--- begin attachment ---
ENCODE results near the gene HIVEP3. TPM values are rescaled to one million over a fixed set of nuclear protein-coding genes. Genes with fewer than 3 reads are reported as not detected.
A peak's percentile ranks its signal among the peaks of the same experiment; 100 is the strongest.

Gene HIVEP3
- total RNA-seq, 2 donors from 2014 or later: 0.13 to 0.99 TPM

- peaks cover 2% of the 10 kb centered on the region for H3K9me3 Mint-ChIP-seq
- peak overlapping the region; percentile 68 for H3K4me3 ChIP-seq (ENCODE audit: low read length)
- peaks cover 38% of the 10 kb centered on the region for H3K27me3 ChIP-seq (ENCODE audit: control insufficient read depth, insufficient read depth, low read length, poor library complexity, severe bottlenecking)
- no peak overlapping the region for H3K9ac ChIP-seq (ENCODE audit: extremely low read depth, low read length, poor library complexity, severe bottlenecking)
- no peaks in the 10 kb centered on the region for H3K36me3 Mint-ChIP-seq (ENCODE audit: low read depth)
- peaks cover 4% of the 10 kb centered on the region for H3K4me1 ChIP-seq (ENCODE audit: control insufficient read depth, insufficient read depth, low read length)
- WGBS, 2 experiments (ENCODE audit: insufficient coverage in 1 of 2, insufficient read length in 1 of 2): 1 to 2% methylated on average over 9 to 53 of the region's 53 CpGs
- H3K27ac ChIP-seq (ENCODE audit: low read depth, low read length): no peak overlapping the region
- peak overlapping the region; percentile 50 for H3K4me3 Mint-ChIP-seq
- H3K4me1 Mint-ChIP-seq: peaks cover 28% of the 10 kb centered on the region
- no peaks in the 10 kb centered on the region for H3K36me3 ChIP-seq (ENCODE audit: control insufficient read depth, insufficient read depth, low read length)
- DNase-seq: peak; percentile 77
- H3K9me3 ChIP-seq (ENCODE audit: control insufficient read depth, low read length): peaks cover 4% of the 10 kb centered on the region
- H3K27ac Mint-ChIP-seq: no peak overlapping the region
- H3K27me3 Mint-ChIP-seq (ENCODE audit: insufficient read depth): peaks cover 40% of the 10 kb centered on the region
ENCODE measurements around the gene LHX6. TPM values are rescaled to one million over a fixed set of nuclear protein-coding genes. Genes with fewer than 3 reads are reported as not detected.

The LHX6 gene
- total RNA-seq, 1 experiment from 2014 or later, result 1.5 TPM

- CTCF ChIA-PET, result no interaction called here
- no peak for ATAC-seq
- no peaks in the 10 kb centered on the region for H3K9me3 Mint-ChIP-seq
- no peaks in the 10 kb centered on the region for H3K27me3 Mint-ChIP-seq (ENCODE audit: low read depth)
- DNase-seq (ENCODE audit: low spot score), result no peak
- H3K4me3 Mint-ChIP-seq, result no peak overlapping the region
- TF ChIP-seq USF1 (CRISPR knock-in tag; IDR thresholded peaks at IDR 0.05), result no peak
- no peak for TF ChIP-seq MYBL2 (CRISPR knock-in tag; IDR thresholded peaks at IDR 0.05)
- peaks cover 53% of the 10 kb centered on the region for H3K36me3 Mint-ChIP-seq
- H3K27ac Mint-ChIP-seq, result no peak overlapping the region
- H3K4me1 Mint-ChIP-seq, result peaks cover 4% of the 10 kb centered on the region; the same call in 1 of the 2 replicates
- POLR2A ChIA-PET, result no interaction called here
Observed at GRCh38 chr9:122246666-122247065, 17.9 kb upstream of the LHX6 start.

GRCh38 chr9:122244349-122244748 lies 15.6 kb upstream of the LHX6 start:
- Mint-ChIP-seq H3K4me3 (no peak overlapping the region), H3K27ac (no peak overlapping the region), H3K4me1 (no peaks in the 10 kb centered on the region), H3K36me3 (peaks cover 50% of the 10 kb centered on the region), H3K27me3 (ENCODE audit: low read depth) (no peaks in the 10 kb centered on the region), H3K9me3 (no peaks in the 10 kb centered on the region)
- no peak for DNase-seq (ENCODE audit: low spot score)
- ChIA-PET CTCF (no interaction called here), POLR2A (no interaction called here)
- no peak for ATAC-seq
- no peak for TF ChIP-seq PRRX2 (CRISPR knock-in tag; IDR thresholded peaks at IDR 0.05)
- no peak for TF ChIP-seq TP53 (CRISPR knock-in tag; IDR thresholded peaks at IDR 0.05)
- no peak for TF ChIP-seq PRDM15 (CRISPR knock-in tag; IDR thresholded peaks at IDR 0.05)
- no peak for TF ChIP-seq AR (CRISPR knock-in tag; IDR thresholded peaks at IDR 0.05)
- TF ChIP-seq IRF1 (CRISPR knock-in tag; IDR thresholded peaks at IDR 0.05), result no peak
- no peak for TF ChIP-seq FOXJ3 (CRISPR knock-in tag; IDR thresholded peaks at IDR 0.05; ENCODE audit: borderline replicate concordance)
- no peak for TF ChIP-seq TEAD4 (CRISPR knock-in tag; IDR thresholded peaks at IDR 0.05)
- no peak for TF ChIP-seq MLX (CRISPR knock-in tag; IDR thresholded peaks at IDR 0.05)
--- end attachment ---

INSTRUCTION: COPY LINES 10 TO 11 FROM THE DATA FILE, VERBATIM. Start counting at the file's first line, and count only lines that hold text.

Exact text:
- peaks cover 4% of the 10 kb centered on the region for H3K4me1 ChIP-seq (ENCODE audit: control insufficient read depth, insufficient read depth, low read length)
- WGBS, 2 experiments (ENCODE audit: insufficient coverage in 1 of 2, insufficient read length in 1 of 2): 1 to 2% methylated on average over 9 to 53 of the region's 53 CpGs